20 facts. Did you know?
1. Ikon in Brindleyplace was formally opened in March 1998 by then Ladywood MP Clare Short.
2. Over 2.6 million members of the public have visited Ikon during its time in Brindleyplace.
3. Ikon has the only singing lift in Birmingham – Work #409 (2005) by Martin Creed, performed by Ex Cathedra.
4. In 2019 Ikon’s Director, Jonathan Watkins, celebrates 20 years of leadership at the gallery.
5. If you walk from Ikon to Central Square in Brindleyplace you will notice some special resin bricks in the pavement This is Not Another Story (2005) by artist Richard Deacon.
6. Did you know sheep have been spotted in Brindleyplace? In 2001, My aunt’s sheep (1997) by artist Julian Opie were displayed in Oozells Square.
7. It’s not every day that you see 47 Daschunds in Brindleyplace. In 2012 Ikon and Fierce Festival presented Bennett Miller’s Dachshund U.N in Brindleyplace. A large-scale architectural installation and performance work that examined the role of the United Nations – where all 47 of the international delegates were live dachshunds or ‘sausage dogs’.
8. Ikon Slow Boat is a converted narrow boat measuring 72 feet in length.
9. Ikon hosted Chicks on Speed (a band from Berlin), who perfomed on the roof of the Royal Bank of Scotland before it opened – inspired by the last Beatles concert.
10. In 2012, Ikon looked liked it was under siege! During Bedwyr Williams’ exhibition visitors to Ikon were greeted by Ikon Under Siege (2012), which transformed the gallery’s entrance with piles of sandbags and taped-up windows, invoking a moment of bombardment or a wartime siege; a comment on the recent funding cuts experienced by a number of arts organisations.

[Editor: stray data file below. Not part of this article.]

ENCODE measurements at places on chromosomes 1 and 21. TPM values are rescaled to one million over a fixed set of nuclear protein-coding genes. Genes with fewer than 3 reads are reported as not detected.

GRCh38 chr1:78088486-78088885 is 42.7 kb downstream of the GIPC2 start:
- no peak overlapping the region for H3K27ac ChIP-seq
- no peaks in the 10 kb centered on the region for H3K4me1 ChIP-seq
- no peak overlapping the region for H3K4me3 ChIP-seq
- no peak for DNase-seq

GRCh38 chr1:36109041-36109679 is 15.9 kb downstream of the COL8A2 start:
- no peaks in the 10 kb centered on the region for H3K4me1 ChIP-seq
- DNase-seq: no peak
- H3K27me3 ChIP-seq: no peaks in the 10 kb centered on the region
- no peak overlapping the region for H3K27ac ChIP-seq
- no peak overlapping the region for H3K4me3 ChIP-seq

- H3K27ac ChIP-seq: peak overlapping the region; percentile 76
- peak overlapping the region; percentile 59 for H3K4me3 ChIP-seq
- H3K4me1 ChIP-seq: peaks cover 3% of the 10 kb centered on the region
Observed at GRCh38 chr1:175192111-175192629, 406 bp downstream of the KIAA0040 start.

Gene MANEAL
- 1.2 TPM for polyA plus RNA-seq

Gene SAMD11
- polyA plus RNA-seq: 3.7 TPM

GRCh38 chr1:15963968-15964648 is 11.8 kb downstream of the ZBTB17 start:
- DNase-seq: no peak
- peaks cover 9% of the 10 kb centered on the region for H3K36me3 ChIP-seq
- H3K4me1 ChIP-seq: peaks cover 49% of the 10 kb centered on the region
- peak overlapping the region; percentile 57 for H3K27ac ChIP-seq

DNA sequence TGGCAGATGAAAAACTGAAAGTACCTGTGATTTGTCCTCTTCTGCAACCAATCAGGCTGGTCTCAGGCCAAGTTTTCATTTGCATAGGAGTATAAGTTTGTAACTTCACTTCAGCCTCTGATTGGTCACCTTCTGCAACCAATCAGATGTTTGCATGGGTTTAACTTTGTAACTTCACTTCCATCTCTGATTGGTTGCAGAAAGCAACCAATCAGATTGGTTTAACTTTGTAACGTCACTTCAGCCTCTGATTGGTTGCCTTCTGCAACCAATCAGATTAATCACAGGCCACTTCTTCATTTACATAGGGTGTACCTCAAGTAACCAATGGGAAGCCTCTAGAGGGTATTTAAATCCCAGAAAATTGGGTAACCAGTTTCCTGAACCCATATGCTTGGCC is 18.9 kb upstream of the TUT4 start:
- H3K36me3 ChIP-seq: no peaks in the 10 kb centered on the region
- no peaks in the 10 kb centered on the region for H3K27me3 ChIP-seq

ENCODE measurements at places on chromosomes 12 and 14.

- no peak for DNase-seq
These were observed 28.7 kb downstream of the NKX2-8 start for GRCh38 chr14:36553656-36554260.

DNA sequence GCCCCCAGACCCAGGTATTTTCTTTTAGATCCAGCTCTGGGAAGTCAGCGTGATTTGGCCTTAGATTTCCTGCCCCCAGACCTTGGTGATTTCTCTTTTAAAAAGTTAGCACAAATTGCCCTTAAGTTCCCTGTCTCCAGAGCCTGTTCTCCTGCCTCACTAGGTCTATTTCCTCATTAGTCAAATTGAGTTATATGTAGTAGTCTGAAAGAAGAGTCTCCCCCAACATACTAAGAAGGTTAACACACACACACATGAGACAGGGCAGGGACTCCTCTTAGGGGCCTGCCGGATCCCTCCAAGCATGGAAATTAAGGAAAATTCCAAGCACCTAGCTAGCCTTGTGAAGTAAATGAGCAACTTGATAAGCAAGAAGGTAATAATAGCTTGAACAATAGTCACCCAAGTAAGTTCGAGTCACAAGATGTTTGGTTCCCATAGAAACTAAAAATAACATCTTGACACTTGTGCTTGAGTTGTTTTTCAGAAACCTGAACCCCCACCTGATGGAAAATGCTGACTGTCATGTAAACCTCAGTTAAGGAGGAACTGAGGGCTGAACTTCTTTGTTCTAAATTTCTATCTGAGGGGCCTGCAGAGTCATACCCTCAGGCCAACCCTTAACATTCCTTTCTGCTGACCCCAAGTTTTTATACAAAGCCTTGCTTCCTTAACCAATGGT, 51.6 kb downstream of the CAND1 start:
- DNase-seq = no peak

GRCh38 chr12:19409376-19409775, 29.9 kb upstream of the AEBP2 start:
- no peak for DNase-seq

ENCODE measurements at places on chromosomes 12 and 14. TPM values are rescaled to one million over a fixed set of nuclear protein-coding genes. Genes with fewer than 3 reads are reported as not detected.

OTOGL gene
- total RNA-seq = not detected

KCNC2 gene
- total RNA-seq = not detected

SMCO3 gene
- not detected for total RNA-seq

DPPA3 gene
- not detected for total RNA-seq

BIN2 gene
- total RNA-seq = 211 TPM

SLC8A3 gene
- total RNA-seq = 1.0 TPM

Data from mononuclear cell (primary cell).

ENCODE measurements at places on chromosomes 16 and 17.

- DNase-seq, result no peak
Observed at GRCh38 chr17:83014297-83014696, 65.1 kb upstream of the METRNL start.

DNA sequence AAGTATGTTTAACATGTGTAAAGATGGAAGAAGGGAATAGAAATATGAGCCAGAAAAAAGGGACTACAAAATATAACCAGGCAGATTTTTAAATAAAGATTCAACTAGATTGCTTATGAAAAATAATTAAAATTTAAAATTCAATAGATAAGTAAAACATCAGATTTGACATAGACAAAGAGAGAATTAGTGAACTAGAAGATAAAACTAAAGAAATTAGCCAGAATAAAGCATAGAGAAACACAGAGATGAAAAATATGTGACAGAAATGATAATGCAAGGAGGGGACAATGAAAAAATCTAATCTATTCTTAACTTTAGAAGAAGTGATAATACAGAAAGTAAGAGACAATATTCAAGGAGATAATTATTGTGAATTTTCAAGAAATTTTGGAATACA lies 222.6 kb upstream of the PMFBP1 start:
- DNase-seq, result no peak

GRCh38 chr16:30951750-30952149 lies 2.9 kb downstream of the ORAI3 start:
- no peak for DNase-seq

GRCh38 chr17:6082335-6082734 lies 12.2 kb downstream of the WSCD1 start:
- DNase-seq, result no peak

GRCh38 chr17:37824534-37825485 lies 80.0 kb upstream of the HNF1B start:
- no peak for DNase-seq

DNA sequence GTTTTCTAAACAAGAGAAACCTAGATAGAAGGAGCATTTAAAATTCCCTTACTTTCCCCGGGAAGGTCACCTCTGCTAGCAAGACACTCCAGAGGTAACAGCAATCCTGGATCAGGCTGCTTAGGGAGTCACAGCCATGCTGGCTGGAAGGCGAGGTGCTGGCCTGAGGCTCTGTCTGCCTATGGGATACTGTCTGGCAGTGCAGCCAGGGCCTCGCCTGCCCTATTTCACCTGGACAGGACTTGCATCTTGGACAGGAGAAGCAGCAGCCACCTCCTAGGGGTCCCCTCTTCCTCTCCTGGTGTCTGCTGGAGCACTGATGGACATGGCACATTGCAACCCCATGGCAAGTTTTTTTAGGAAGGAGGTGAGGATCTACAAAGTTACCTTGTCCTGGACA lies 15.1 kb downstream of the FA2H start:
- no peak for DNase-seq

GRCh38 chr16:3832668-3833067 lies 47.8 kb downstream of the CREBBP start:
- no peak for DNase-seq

11. The Oozells Street School building originally included a tower designed to draw in fresh air for Victorian children. The tower was demolished in the 1970s
due to being unsafe and then rebuilt during the construction - it uses a resin based timber effect material so we don’t need to get up there to paint it, thankfully!
12. The building was once a place where you could get your car taxed and a theatrical store in the late 1960s.
13. Transforming the building into Ikon cost £3.7m which was funded by one of the first National Lottery capital grants.
14. Ikon is a charity and welcomes over 130,000 visitors each year. If 20% of our visitors made a donation of £20 we would raise over half a million pounds for our artistic and learning programmes.
15. Want to support Ikon and its future? You can become an Ikon Patron for just £21 per month.
16. Ikon Shop is the only independent book shop in the centre of Birmingham.
17. Independent café, Yorks roast their own speciality coffee.
18. There used to be a large school hall extension at the rear of the building which was removed in the 1990s
19. The slate plinth surrounding Ikon Gallery was designed by British artist Tania Kovats – setting the building apart from its surroundings.
20. Architects Levitt Bernstein Associates converted the old school into a gallery. The architects turned one building into two; preserving the outside shell of the Victorian school and putting an entirely new, steel-framed gallery inside - a total of 440 square metres of gallery space.